“Effective problem solving” and “the ability to initiate critical-thinking” are some of the more common things employers see on the resumes of prospective managers. However, skills related to decision-making may be a missing component to a future manager’s resume and repertoire. Managers inherently must make decisions that dramatically affect business performance and employee satisfaction. Therefore, management selection processes must clearly identify and grade a candidate’s ability to think through decisions, consider alternatives, and utilize the information available to ensure they make the decision that is most appropriate for the organization in which they serve. One of my more intuitive mentors was a University Professor of Strategic Management who had concerned himself with assessing how capable future professionals will be in making decisions within a real-world organization. He had posed a philosophical question concerning compensation to his soon to be graduates, who could very well one day be one of your managers. Job A and Job B have equal workloads. Wage research indicates that Job B pays more due to scarcity in the corresponding labor pool, while Job A pays less because a surplus in the corresponding labor pool. Is it Ethical to raise Job A’s compensation to match Job B? The purpose of the exercise was to explore the ethical lenses of altruism, ethical egoism, and utilitarianism in the context of business decisions. Ambiguity was purposefully left in the scenario to prompt participants into thinking critically and using the available information to make a managerial decision. The operative word is available; often managers have to make critical decisions based on the information they can gather within a limited window of time. The dilemma really boils down into three broad solutions, all of which are appropriate so long as the manager uses clear reasoning and chooses the option that aligns with organizational values: The Lens of Ethical Egoism: Compensate Job A less than Job B (maximize the benefit to the organization/self, increasing the profit margin indirectly benefits all employees). The Lens of Utilitarianism: Compensate Job A and Job B at a value that is equitable to the workload and fair to the organization/self (decision based of doing the greatest good for the greatest number of participants). The Lens of Altruism: Compensate Job A and Job B at the higher value at the expense of the organization/self (prioritizing the benefits of the other participants ahead of the organization/self). However, there was a fourth option not considered when the exercise began, indecision. Just over a third of the individuals participating in the exercise had chosen the only wrong solution, which was to actively avoid making a decision. Individuals had lacked the confidence to choose and subsequently support their reasoning. Bridging this concept into the real world, organizations must identify if their leaders are truly making critical decisions or simply delaying them. A good decision benefits an organization, a bad decision teaches an organization, a lack of a decision can be the ruin of an organization. Listed below are some great ways to test for and promote decisiveness: 1. Use interview questions that illustrate a manager’s decision-making process: Do you have a process or a methodology that you use when you are making decisions?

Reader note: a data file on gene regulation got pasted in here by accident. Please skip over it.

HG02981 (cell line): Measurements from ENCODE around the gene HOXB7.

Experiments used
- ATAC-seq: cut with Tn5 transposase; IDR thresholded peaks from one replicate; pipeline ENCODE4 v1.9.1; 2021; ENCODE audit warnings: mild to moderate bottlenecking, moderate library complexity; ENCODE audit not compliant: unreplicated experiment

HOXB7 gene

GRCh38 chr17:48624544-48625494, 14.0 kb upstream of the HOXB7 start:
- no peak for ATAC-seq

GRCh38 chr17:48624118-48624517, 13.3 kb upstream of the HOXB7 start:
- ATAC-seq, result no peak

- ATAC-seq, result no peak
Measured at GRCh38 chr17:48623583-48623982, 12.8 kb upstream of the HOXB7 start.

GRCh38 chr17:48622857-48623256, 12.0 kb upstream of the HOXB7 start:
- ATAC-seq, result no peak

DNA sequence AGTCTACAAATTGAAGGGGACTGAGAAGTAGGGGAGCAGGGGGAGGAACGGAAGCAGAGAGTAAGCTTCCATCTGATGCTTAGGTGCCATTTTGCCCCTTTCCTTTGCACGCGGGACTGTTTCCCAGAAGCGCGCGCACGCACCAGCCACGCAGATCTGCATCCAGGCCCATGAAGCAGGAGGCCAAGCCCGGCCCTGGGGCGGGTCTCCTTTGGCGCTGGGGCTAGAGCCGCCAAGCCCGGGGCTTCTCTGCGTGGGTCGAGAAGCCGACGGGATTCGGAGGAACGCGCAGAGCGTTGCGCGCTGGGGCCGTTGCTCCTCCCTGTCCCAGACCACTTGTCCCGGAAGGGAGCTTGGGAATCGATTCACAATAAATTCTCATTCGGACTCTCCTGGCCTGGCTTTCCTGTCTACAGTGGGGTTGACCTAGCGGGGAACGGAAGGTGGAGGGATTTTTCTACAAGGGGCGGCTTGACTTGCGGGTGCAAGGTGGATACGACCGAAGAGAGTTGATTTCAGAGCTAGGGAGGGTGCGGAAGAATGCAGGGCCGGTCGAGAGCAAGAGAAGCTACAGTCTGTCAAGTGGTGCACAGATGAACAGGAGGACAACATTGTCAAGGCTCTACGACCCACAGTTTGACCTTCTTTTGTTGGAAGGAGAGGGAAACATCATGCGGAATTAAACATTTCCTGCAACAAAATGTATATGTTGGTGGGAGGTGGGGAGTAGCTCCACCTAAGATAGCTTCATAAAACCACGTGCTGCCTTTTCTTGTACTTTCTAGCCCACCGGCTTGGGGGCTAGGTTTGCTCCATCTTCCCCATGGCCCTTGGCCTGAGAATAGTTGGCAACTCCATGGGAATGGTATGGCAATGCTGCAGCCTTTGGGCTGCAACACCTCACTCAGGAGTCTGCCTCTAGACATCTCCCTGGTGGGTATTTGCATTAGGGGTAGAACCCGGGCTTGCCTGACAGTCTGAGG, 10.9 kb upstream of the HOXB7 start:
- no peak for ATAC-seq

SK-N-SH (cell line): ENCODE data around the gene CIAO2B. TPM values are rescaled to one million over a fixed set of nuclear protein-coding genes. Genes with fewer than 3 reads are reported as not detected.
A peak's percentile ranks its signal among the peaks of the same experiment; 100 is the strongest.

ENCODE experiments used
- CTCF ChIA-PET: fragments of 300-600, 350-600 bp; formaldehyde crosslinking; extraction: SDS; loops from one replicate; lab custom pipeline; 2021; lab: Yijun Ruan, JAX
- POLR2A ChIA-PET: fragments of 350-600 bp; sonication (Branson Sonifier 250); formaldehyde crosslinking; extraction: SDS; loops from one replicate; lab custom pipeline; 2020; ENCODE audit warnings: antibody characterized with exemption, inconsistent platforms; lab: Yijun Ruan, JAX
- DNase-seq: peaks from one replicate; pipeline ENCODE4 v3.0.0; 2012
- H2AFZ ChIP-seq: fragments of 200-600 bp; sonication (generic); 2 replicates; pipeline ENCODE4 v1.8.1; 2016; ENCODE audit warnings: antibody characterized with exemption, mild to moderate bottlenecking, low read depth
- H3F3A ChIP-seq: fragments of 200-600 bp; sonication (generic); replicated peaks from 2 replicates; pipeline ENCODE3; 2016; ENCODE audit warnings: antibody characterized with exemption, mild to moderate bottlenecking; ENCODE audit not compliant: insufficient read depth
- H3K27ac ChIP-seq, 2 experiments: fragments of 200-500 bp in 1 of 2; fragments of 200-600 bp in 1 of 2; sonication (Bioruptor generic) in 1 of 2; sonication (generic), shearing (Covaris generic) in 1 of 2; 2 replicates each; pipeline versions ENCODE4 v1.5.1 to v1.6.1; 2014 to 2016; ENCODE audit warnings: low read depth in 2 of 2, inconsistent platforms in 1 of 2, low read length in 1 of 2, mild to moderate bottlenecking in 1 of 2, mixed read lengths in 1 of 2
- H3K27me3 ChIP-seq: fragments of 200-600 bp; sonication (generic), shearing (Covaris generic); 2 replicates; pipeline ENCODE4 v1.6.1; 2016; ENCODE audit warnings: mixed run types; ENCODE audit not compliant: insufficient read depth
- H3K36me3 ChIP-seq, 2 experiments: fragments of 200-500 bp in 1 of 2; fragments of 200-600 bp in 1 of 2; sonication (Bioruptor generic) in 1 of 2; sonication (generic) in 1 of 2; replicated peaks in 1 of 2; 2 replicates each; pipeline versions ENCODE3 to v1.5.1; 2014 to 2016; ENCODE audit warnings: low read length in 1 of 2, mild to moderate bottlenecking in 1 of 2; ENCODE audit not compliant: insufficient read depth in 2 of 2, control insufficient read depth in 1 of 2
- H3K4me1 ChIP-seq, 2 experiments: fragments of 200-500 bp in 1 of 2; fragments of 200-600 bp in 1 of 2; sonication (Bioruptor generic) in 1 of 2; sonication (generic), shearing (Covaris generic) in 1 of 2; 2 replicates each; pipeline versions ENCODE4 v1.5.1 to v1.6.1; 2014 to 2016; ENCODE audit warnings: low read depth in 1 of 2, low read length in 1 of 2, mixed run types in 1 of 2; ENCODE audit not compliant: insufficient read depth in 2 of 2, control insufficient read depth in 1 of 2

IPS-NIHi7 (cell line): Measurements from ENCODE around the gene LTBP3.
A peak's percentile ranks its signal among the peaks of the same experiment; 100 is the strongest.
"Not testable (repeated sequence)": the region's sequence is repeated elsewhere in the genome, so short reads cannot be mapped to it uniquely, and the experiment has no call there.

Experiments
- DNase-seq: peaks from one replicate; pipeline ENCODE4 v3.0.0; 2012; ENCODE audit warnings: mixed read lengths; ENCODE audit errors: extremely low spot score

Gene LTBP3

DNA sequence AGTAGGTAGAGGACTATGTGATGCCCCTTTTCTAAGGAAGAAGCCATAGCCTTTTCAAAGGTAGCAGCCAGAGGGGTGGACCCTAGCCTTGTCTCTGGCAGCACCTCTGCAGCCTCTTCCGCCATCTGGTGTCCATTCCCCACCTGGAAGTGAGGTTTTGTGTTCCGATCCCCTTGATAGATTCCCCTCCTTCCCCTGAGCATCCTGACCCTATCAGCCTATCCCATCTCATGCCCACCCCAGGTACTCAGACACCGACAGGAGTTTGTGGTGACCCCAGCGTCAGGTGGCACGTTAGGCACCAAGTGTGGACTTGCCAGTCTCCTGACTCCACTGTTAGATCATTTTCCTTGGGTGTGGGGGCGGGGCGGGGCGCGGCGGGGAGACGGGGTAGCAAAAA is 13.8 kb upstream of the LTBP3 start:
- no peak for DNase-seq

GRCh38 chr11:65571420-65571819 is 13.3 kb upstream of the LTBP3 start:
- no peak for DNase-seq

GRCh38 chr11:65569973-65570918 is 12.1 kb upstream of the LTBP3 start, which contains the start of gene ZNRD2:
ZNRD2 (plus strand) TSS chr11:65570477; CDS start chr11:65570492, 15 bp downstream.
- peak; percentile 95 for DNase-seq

How will you decide whether to accept a job offer should an employer offer you a job that you think is a good match for your skills and preferred workplace?
Think about an occasion when you needed to choose between two or three seemingly equally viable paths to accomplish a goal. How did you make your decision about the path to follow? 2. Clearly communicate organizational values to leadership personnel.
Oftentimes indecision is caused by a fear of making a bad decision rather than a knowledge or skill-related issue. We expect our managers to make decisions that are aligned with our organization, therefore we must continuously practice and reinforce company values. 3. Promote the team.
Managers should never feel as though they are cornered into making critical decisions without support. Promote groupthink processes whenever applicable. The more insight a manager has coming from above and below, the more they will feel comfortable making decisions and will typically come to the right decision more efficiently
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Michael Chiovitti, Chief Talent Strategist
Eden Resources, LLC